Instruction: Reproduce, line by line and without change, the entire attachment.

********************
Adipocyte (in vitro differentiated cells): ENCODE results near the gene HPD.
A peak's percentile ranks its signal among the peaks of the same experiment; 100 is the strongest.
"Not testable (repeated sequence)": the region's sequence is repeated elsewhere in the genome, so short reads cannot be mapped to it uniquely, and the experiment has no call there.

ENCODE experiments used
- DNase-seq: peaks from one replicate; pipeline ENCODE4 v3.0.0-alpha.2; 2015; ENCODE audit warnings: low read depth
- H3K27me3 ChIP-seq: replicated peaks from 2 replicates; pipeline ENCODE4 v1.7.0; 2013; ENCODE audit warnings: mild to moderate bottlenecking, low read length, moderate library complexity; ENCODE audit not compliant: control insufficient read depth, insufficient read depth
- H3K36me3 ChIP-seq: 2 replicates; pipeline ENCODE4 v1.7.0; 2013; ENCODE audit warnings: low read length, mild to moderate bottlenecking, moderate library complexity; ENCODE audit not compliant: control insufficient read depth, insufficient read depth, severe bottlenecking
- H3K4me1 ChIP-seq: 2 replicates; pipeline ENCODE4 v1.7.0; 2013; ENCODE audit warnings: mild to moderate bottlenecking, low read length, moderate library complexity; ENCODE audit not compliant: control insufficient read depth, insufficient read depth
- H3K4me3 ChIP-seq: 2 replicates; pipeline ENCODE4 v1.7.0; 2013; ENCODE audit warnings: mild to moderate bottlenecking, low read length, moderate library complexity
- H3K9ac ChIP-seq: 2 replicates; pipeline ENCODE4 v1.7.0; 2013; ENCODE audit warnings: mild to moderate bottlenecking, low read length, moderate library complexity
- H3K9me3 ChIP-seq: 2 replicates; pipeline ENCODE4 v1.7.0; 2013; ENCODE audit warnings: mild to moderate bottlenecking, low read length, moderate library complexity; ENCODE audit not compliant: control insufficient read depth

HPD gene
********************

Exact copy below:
Adipocyte (in vitro differentiated cells): ENCODE results near the gene HPD.
A peak's percentile ranks its signal among the peaks of the same experiment; 100 is the strongest.
"Not testable (repeated sequence)": the region's sequence is repeated elsewhere in the genome, so short reads cannot be mapped to it uniquely, and the experiment has no call there.

ENCODE experiments used
- DNase-seq: peaks from one replicate; pipeline ENCODE4 v3.0.0-alpha.2; 2015; ENCODE audit warnings: low read depth
- H3K27me3 ChIP-seq: replicated peaks from 2 replicates; pipeline ENCODE4 v1.7.0; 2013; ENCODE audit warnings: mild to moderate bottlenecking, low read length, moderate library complexity; ENCODE audit not compliant: control insufficient read depth, insufficient read depth
- H3K36me3 ChIP-seq: 2 replicates; pipeline ENCODE4 v1.7.0; 2013; ENCODE audit warnings: low read length, mild to moderate bottlenecking, moderate library complexity; ENCODE audit not compliant: control insufficient read depth, insufficient read depth, severe bottlenecking
- H3K4me1 ChIP-seq: 2 replicates; pipeline ENCODE4 v1.7.0; 2013; ENCODE audit warnings: mild to moderate bottlenecking, low read length, moderate library complexity; ENCODE audit not compliant: control insufficient read depth, insufficient read depth
- H3K4me3 ChIP-seq: 2 replicates; pipeline ENCODE4 v1.7.0; 2013; ENCODE audit warnings: mild to moderate bottlenecking, low read length, moderate library complexity
- H3K9ac ChIP-seq: 2 replicates; pipeline ENCODE4 v1.7.0; 2013; ENCODE audit warnings: mild to moderate bottlenecking, low read length, moderate library complexity
- H3K9me3 ChIP-seq: 2 replicates; pipeline ENCODE4 v1.7.0; 2013; ENCODE audit warnings: mild to moderate bottlenecking, low read length, moderate library complexity; ENCODE audit not compliant: control insufficient read depth

HPD gene